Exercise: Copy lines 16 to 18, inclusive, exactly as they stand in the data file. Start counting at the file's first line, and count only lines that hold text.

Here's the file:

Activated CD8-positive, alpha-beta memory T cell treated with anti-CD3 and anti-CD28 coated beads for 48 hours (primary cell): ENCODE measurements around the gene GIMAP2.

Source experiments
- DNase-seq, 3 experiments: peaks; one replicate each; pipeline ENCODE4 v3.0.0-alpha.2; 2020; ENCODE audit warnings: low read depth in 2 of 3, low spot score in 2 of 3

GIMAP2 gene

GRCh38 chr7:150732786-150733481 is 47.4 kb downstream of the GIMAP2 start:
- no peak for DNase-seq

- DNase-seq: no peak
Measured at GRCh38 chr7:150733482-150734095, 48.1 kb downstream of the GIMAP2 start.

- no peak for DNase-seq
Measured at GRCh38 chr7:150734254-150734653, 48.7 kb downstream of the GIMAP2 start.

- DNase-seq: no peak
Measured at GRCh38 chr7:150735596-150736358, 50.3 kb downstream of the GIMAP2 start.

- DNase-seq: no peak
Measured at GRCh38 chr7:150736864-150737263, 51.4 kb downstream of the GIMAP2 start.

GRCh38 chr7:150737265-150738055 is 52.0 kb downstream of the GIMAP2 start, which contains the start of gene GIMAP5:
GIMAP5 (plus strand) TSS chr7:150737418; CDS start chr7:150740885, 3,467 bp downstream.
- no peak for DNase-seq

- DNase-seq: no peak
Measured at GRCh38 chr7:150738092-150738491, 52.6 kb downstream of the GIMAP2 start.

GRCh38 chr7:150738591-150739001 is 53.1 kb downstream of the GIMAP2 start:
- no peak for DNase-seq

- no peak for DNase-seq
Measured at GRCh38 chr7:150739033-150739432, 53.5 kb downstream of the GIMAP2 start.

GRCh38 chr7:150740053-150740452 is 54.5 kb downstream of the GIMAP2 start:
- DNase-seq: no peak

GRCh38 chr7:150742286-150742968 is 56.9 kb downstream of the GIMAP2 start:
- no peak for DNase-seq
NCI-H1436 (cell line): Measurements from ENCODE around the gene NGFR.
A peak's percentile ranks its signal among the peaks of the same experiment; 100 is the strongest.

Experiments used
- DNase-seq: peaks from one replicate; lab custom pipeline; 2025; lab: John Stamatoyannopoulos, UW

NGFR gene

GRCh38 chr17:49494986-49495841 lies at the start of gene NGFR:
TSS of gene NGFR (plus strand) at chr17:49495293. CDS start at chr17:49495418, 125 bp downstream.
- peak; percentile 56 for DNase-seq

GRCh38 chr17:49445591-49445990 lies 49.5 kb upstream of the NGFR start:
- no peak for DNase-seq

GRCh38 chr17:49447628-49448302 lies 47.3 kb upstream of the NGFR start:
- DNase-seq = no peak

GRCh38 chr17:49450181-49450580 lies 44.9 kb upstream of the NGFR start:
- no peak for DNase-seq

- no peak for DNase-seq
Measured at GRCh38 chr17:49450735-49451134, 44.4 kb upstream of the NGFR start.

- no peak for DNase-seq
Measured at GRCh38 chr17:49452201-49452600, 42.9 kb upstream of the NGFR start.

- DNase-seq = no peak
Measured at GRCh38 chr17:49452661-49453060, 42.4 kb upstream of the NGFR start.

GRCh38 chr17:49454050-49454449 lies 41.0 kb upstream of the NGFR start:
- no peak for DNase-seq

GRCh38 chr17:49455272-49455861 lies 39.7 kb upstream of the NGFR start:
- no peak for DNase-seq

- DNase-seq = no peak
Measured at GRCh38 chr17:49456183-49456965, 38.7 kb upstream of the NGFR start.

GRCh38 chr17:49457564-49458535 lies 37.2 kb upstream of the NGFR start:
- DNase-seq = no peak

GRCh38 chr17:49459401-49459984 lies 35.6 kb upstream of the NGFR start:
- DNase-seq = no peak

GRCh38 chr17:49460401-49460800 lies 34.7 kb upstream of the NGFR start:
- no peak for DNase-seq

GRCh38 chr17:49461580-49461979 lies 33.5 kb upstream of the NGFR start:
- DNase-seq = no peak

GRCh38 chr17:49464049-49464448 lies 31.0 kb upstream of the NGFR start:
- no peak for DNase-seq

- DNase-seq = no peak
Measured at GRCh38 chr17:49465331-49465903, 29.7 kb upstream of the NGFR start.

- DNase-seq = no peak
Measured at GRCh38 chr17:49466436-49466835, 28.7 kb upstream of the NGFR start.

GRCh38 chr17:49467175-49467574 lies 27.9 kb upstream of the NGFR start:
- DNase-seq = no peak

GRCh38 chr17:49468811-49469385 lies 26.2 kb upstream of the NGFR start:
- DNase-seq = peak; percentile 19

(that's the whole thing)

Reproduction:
GIMAP5 (plus strand) TSS chr7:150737418; CDS start chr7:150740885, 3,467 bp downstream.
- no peak for DNase-seq

- DNase-seq: no peak